History Is Being Produced, Not Made
By Staff News & Analysis - February 04, 2011

Two huge processes are happening right before our eyes. One is the Arab liberation revolution. After half a century during which tyrants have ruled the Arab world, their control is weakening. After 40 years of decaying stability, the rot is eating into the stability. The Arab masses will no longer accept what they used to accept. The Arab elites will no longer remain silent … The second process is the acceleration of the decline of the West. For some 60 years the West gave the world imperfect but stable order. It built a kind of post-imperial empire that promised relative quiet and maximum peace. The rise of China, India, Brazil and Russia, like the economic crisis in the United States, has made it clear that the empire is beginning to fade. – Haaretz Daily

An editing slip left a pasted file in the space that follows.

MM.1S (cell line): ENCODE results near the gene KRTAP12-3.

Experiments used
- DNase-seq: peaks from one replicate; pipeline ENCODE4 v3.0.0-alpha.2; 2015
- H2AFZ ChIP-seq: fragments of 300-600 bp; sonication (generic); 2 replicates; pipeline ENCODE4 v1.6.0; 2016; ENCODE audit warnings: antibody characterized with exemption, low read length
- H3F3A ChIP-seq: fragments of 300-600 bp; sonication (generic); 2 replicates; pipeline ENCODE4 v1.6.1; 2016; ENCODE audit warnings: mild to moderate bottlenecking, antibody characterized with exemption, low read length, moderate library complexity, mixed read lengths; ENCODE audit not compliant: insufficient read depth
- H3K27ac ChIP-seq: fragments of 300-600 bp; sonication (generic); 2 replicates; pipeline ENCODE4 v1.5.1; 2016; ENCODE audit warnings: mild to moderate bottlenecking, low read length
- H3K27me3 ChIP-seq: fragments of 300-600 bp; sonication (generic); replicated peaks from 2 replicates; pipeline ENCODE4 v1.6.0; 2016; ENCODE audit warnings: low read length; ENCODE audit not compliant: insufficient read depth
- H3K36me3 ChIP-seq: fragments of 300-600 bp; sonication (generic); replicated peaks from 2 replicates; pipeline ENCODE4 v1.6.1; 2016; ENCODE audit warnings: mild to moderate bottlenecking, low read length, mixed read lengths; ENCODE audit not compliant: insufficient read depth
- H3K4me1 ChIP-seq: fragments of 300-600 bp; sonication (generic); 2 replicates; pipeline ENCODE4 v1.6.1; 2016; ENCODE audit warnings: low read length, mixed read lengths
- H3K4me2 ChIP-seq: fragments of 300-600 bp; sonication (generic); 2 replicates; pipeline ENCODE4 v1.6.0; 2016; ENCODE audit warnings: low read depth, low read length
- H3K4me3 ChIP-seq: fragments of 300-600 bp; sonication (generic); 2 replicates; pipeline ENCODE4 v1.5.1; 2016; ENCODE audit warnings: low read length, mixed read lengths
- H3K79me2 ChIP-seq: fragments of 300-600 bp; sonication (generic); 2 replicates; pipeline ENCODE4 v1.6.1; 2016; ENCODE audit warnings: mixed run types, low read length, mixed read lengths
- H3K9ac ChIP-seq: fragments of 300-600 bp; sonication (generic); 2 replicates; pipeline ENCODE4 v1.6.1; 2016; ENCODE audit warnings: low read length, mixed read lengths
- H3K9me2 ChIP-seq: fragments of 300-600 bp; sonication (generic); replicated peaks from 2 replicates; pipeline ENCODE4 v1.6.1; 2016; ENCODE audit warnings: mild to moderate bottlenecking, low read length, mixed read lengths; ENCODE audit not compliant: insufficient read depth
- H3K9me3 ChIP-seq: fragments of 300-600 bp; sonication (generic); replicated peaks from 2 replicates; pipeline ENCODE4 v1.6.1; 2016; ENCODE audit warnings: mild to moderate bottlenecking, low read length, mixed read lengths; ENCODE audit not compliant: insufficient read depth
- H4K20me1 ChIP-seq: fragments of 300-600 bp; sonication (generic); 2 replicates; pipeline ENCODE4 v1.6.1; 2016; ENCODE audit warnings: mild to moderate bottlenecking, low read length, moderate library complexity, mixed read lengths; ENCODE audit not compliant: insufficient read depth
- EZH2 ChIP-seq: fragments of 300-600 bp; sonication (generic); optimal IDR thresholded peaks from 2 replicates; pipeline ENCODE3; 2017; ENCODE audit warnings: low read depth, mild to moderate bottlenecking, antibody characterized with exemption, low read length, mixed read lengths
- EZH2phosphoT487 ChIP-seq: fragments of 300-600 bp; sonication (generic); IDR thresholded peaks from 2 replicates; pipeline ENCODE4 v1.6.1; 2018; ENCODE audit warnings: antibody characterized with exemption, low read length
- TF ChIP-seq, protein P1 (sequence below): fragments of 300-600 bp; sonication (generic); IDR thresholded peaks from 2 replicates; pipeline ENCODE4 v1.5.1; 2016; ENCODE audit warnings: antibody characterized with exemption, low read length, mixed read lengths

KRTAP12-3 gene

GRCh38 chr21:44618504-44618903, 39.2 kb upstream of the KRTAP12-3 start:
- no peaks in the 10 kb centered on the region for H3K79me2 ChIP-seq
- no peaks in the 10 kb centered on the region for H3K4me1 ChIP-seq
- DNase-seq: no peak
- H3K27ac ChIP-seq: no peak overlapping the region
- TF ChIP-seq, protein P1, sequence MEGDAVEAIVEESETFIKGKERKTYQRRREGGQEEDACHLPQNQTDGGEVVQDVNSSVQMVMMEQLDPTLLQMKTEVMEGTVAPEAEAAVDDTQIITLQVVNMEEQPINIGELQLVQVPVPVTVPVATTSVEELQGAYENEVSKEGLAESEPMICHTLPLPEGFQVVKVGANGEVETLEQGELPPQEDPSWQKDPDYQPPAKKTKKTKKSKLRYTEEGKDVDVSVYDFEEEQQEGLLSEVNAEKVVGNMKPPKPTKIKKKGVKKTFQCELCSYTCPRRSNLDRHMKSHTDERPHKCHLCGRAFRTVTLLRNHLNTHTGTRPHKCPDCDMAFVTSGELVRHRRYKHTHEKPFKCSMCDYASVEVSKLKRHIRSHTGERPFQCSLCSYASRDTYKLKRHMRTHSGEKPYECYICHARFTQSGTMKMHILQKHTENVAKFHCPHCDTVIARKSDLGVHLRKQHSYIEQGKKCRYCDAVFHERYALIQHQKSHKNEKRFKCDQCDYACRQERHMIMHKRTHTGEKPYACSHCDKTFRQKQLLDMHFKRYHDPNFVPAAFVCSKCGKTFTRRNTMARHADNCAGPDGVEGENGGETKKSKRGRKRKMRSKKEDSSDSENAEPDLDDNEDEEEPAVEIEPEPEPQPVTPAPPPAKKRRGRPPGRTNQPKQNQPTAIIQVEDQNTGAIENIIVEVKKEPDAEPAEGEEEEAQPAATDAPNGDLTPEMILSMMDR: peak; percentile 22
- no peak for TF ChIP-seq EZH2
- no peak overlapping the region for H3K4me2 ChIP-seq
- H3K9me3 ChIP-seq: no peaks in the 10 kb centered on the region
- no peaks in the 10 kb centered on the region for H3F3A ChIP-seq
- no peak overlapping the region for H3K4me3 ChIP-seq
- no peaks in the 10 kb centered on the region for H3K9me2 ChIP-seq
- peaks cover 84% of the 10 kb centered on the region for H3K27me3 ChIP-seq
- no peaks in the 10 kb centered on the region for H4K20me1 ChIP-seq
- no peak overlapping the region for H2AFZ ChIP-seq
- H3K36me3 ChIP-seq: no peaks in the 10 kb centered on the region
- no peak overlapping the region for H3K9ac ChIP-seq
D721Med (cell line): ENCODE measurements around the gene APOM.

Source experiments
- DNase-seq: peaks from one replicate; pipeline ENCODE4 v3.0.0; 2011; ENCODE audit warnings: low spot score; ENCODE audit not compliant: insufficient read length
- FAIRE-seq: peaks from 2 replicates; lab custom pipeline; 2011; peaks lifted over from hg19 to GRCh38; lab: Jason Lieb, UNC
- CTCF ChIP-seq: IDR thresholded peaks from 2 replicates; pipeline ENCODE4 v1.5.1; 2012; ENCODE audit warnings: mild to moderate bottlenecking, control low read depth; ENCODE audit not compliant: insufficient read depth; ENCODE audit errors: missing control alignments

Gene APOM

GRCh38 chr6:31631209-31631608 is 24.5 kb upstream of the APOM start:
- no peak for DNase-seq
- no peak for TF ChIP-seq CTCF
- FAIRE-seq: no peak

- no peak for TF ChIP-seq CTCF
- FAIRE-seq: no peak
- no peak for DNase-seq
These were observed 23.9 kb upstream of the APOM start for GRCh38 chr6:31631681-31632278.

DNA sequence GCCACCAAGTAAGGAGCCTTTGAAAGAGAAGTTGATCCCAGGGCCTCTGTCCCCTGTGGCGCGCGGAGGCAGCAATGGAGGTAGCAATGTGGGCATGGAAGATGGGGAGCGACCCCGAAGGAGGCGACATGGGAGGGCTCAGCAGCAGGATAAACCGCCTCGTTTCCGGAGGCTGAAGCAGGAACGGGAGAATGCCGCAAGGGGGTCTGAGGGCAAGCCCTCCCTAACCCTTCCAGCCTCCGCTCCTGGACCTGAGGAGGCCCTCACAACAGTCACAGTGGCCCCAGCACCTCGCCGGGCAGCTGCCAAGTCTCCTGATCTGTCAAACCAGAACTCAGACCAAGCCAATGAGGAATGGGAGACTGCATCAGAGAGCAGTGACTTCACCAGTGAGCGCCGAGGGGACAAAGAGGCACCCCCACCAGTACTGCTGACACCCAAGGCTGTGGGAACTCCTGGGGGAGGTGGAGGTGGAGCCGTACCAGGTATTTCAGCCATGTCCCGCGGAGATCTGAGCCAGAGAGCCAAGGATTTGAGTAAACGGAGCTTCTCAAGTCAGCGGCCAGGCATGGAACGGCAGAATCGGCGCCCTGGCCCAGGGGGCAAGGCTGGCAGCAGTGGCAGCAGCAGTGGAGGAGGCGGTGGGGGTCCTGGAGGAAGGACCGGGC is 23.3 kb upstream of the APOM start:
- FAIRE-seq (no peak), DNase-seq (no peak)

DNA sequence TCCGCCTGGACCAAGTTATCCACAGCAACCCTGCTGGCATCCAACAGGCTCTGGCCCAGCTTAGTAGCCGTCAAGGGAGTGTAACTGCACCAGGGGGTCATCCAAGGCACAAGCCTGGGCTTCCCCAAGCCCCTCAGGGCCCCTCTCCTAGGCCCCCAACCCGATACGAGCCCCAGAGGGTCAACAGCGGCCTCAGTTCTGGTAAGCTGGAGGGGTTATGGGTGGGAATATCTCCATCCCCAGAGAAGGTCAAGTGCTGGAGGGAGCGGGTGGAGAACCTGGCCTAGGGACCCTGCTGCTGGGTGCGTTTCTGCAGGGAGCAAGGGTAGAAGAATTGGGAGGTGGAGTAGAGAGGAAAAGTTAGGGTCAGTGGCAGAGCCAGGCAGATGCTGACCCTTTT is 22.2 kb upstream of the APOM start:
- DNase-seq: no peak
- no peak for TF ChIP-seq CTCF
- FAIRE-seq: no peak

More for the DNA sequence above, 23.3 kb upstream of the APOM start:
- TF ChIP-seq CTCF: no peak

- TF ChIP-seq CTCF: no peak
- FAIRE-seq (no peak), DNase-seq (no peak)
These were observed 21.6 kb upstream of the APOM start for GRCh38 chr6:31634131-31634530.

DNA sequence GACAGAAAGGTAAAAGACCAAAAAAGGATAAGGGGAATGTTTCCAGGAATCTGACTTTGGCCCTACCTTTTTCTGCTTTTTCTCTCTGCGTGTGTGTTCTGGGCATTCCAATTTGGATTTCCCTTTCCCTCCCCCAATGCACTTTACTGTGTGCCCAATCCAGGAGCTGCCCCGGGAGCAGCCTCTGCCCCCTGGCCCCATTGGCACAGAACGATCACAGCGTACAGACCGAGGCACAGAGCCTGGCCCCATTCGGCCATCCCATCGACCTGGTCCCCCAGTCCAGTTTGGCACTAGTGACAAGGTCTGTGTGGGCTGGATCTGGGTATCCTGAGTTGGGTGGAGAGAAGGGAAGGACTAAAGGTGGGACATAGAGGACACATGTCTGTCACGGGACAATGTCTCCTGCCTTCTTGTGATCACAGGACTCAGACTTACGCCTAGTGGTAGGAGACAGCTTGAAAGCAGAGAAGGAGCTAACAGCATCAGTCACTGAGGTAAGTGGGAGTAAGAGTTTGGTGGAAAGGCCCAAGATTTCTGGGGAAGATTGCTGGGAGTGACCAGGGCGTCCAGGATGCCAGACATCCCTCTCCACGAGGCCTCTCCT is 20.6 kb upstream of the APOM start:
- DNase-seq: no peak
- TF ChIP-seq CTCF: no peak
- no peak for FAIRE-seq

Dominant Social Theme: Events spin out of control. We are all bystanders to history.

Free-Market Analysis: The analysis of Haaretz Daily (see excerpt above) is the standard one in today's Western media. Various large societal and economic forces are colliding in the Middle East and elsewhere and thus history is "being made." Here at the Daily Bell, we have expressed in a series of articles, the idea that what is happening in the Middle East is no accident.

Of course this is a terribly cynical view of events now taking place in Africa and the Middle East. But such a viewpoint is not, one could argue, as cynical as what has occurred in the West, post 9/11. At least two hot wars along with several cold wars have been prosecuted as a result of 9/11 narrative, which itself remains controversial.